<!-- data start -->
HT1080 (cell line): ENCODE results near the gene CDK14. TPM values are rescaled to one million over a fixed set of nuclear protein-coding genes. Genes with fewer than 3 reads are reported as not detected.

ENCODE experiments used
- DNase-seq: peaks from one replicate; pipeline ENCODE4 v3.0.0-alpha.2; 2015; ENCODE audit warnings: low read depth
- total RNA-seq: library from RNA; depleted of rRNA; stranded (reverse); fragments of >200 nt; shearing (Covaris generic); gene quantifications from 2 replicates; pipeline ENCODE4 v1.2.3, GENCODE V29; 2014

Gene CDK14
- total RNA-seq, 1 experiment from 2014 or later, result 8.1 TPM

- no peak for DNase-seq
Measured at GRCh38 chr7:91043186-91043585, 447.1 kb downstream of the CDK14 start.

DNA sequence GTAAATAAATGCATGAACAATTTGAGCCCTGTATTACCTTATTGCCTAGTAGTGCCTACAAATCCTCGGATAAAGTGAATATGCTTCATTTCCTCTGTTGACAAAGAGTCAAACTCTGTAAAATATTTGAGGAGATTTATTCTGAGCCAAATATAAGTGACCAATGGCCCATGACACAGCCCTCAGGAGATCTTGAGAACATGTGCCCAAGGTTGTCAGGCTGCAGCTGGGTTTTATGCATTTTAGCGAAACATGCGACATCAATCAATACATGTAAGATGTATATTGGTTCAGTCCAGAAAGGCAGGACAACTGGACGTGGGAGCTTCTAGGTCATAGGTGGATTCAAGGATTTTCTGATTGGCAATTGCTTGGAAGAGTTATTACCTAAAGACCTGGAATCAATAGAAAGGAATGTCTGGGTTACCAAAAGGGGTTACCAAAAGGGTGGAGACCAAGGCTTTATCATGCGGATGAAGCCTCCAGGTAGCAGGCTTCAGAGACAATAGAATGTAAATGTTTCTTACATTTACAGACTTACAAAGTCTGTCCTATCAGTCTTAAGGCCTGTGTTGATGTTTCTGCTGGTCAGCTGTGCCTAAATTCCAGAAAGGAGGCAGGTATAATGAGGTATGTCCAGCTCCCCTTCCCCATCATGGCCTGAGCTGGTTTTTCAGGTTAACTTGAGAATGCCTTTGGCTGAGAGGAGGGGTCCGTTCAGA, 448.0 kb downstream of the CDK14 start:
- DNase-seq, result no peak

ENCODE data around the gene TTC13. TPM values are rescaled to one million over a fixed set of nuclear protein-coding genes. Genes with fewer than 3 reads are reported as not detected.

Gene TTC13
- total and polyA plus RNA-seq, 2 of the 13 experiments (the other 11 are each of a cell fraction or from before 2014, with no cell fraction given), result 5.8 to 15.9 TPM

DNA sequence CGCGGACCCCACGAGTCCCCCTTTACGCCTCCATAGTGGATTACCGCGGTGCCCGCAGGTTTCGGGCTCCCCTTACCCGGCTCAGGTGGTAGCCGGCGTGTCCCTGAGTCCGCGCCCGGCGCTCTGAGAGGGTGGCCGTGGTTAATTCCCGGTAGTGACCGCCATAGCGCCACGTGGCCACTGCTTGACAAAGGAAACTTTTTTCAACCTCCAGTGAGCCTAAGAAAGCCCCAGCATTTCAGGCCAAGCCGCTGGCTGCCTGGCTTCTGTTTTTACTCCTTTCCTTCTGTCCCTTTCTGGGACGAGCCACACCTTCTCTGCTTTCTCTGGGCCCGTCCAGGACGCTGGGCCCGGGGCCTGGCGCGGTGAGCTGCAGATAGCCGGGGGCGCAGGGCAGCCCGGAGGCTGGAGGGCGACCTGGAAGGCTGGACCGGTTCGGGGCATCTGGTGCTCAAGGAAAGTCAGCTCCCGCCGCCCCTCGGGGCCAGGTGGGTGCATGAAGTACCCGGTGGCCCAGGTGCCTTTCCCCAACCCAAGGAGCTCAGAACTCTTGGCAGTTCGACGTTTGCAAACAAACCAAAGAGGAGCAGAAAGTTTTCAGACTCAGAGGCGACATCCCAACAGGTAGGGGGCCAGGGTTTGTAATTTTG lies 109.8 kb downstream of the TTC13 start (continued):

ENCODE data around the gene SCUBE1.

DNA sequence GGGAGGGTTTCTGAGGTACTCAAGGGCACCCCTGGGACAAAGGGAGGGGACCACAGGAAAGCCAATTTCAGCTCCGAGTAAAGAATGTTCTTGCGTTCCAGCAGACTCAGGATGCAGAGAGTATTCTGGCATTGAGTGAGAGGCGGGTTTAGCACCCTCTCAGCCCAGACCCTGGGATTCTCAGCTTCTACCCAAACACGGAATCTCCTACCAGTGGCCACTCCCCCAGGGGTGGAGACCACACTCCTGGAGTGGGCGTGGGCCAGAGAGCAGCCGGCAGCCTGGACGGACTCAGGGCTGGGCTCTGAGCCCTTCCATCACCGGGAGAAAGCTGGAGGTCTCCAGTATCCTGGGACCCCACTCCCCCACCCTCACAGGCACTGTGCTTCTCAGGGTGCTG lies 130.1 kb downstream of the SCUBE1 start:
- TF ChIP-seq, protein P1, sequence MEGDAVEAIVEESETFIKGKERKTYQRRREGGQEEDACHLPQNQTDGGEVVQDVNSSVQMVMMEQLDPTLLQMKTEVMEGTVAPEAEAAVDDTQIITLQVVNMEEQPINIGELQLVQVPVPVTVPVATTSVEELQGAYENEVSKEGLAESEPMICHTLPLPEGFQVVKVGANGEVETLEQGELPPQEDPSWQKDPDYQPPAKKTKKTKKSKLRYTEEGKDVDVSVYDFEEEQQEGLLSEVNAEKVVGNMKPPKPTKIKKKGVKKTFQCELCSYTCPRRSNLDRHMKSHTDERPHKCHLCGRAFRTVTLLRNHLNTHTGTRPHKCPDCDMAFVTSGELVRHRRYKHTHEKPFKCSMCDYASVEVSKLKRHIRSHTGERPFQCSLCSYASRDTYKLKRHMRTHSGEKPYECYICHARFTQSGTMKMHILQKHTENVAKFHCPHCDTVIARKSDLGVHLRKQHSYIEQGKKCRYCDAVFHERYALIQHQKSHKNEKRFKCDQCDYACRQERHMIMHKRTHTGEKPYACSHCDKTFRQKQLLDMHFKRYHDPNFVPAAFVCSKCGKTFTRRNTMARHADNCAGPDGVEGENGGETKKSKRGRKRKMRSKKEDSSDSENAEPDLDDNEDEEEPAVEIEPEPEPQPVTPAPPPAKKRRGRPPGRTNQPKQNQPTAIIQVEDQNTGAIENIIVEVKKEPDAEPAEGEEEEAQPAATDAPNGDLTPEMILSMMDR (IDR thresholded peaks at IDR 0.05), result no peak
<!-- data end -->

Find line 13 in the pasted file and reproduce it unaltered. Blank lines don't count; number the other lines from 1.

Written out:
- total and polyA plus RNA-seq, 2 of the 13 experiments (the other 11 are each of a cell fraction or from before 2014, with no cell fraction given), result 5.8 to 15.9 TPM